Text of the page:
BY GEOFF HOBSON
The Bengals got a taste in Monday's meetings how committed coach Dick LeBeau is to quarterback Akili Smith.
A day after LeBeau benched Smith in favor Scott Mitchell with four minutes left in the third quarter of the 15-0 loss in Pittsburgh, LeBeau told the team even if Mitchell had led the Bengals to a win in Pittsburgh, Smith was still his man.
"Dick said in our meeting that if I had led us to a victory, it wouldn't changed how things would have been this week," Mitchell said. "All I can worry about is what I can control. Those are decisions he has to make."
Even though Smith got the hook, the Bengals were relieved he looked a lot better than he did the previous week against Tennessee.
Smith hit just 10 of 20 passes for 97 yards, but club insiders noted some dropped balls and the inability of the young receivers to adjust to come back for the ball over the middle.
"In many ways, Akili made great progress," LeBeau said. "It didn't register on the scoreboard. When you don't score, it's easy to point the finger at the trigger man. (But) it's everything The (offensive) line, the receivers, the quarterbacks, the defense they're facing that day. I saw some very good things that he executed and we have to continue to build on that."
LeBeau said he took the benching well, but Smith didn't appear in the locker room during Monday's media session.
"We just wanted to try a different chemistry," said LeBeau, who figures he has seen a quarterback pulled "about 478 times," in his 42-year NFL career. "It wasn't intended to be any more than that."
DIFFERENT LOOK: After giving up a 77-yarder on the second play of the game Sunday, the longest pass the Bengals allowed the Steelers was 14 yards. Granted, Steelers quarterback Kent Graham isn't exactly Kurt Warner, but it was a lift for a maligned secondary.
The Bengals blitzed only about three times, compared to last week against the Titans when they came nearly every play and forced the cornerbacks to play one-on-one. But the more help coverage against the Steelers seemed to cut down the mistakes.
"When you blitz you put a lot of pressure on the other team, but you're going to get burned, too," said free safety Darryl Williams.
"We played a solid game," said cornerback Tom Carter.
Cornerback Artrell Hawkins, demoted to nickel corner, isn't sulking and moping. He played well from scrimmage, chipped in with three special teams tackles, and has handled the thing like a pro.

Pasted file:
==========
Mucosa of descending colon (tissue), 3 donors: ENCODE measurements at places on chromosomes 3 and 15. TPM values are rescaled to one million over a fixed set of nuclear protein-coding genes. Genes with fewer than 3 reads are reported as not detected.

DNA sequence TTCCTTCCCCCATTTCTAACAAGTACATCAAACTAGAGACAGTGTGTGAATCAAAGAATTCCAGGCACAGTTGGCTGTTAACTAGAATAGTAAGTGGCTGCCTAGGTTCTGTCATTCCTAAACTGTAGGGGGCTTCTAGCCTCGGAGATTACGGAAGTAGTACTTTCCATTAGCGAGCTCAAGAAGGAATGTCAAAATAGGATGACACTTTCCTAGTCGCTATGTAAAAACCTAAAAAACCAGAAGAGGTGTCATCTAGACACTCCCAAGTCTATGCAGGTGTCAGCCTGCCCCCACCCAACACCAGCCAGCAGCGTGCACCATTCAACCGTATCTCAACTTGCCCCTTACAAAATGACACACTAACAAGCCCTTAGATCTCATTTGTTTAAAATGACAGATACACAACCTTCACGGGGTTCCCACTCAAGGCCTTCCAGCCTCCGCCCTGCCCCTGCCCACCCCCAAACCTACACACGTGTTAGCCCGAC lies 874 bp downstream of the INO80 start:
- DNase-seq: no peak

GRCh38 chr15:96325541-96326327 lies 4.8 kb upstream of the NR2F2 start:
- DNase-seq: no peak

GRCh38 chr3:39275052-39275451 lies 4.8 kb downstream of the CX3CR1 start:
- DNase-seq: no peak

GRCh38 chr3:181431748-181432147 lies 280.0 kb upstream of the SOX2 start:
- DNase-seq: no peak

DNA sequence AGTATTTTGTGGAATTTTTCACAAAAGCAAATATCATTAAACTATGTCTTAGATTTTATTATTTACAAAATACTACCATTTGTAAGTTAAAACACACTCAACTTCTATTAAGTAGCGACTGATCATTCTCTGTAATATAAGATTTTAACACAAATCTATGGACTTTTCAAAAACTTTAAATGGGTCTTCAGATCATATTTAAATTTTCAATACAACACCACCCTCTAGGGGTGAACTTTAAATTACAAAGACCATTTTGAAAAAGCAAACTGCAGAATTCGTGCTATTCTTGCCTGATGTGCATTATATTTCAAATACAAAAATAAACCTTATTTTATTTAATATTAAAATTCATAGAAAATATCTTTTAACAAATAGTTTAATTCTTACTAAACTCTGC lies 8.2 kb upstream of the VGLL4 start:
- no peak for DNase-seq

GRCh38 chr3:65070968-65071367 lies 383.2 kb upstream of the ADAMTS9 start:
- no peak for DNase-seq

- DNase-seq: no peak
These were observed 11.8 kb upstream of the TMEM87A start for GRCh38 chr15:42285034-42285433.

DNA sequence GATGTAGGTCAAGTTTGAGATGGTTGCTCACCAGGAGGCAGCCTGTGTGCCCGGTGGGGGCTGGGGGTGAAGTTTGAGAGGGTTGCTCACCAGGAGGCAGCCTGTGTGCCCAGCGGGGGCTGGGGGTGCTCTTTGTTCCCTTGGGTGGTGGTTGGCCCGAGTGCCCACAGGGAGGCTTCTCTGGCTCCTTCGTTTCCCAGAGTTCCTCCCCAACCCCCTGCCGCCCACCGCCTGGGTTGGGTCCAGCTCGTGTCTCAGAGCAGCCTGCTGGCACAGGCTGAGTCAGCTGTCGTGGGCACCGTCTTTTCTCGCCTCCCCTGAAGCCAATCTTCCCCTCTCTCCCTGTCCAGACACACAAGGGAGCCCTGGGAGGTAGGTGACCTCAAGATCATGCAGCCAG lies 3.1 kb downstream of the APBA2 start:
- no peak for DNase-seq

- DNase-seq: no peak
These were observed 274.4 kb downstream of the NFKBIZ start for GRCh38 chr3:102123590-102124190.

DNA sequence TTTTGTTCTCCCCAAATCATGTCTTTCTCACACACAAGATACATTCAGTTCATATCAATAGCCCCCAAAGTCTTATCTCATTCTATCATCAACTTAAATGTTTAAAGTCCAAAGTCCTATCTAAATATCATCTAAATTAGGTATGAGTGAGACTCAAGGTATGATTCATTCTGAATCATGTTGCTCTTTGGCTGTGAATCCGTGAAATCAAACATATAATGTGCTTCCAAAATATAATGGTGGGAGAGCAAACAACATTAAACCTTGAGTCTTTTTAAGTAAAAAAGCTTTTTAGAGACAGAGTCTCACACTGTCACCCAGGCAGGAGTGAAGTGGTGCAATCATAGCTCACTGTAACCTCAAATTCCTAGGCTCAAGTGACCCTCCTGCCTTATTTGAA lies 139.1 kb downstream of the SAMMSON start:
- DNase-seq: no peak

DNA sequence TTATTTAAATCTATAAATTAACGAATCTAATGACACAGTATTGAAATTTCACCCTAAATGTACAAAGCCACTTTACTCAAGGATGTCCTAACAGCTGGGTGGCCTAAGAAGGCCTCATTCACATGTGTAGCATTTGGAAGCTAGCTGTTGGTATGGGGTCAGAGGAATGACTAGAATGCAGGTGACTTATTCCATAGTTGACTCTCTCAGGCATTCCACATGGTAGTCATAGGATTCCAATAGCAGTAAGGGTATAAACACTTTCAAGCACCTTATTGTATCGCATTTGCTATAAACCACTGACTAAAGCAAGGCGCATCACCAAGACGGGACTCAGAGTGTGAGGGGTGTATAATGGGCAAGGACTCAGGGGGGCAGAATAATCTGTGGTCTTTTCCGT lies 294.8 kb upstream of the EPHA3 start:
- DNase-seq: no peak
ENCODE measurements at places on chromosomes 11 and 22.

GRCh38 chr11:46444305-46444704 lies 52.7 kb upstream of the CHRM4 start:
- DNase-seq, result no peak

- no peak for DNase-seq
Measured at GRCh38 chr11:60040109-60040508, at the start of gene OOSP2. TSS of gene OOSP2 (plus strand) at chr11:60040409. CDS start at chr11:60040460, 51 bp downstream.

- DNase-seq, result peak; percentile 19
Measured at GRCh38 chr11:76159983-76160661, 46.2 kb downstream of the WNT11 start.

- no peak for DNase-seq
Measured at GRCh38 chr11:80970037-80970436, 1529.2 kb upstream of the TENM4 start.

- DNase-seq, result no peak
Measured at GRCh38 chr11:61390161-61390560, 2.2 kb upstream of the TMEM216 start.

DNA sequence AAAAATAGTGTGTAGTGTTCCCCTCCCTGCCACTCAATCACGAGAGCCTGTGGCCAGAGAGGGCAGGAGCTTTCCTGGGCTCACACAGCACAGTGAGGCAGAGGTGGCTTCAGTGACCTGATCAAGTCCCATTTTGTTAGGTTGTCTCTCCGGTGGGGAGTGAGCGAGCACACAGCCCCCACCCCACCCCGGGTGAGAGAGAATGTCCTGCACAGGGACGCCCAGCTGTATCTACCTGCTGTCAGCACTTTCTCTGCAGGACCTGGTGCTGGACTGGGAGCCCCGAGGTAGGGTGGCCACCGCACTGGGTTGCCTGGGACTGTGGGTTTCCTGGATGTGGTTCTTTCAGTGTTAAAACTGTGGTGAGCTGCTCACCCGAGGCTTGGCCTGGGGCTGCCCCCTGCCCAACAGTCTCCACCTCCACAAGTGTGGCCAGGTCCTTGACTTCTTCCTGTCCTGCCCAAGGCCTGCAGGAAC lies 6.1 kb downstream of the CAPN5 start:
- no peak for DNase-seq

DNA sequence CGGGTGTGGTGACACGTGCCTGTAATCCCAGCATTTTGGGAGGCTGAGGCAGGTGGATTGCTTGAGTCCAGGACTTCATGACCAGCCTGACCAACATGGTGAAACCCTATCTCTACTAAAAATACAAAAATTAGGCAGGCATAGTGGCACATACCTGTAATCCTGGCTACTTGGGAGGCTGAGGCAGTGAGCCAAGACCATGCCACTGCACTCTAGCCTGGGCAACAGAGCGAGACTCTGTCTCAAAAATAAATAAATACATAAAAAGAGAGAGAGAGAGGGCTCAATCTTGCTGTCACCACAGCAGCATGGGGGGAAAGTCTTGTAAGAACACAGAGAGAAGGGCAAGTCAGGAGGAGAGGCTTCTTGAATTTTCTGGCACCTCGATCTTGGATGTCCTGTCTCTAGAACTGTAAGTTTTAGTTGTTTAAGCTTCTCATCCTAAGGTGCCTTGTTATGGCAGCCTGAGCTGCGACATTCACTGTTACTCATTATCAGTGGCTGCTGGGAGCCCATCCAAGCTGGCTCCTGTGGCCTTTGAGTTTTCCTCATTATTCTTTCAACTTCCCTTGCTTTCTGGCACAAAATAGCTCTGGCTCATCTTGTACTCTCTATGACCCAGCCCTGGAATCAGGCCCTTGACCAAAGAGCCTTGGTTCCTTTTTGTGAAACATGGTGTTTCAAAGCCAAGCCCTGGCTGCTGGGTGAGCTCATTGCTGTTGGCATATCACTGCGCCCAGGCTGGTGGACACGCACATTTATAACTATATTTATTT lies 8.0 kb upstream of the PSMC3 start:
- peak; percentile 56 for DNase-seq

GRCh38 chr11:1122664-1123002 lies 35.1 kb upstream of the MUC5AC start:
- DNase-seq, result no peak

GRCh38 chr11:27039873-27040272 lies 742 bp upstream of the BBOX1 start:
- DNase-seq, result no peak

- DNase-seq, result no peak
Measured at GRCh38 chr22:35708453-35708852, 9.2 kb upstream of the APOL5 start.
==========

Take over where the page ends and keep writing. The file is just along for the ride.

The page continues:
"I could look at this as the end and this is it," Hawkins said. "I'm choosing not to mope around. I'm not happy with the situation. I don't want to get accustomed to it. But I don't want to just blend in. I want to be active and contribute and try to help make it better and it will come around."
RECORD STUFF: The Bengals are on pace to score 98 points this season, which would make them the first NFL team since the 1945 Steelers and Cardinals hit less than triple digits in a 10-game season.
The numbers suggest the Bengals will have a hard time avoiding their worst season ever, which would be less than 3-13. The record for the fewest points in a 16-game season belongs to the 2-14 Seahawks, who scored 140 points in 1992. The '90 Patriots went 1-15 scoring 181, the '91 Colts went 1-15 scoring 143 points, and the '98 Eagles were 3-13 after scoring 161. The Bengals' low of 187 in 1993 translated to 3-13.
THIS AND THAT: LeBeau informed defensive tackle Tom Barndt it was unfair to give him so much playing time as he tries to recover from a bicep problem that took him out of all the preseason games. So Glen Steele got Sunday's start and Barndt only played when Steele or Oliver Gibson needed a break. Barndt hopes the rest, less practice time, and more one-on-one work with defensive line coach Tim Krumrie on functional things will aid a recovery. . .
LeBeau said rookie receiver Peter Warrick returned only one punt Sunday because he was getting so much work on offense and they didn't want to sap his energy. . .
DE Vaughn Booker (knee) is probable, as is SS Cory Hall (concussion). S/LB JoJuan Armour is doubtful with a sprained toe.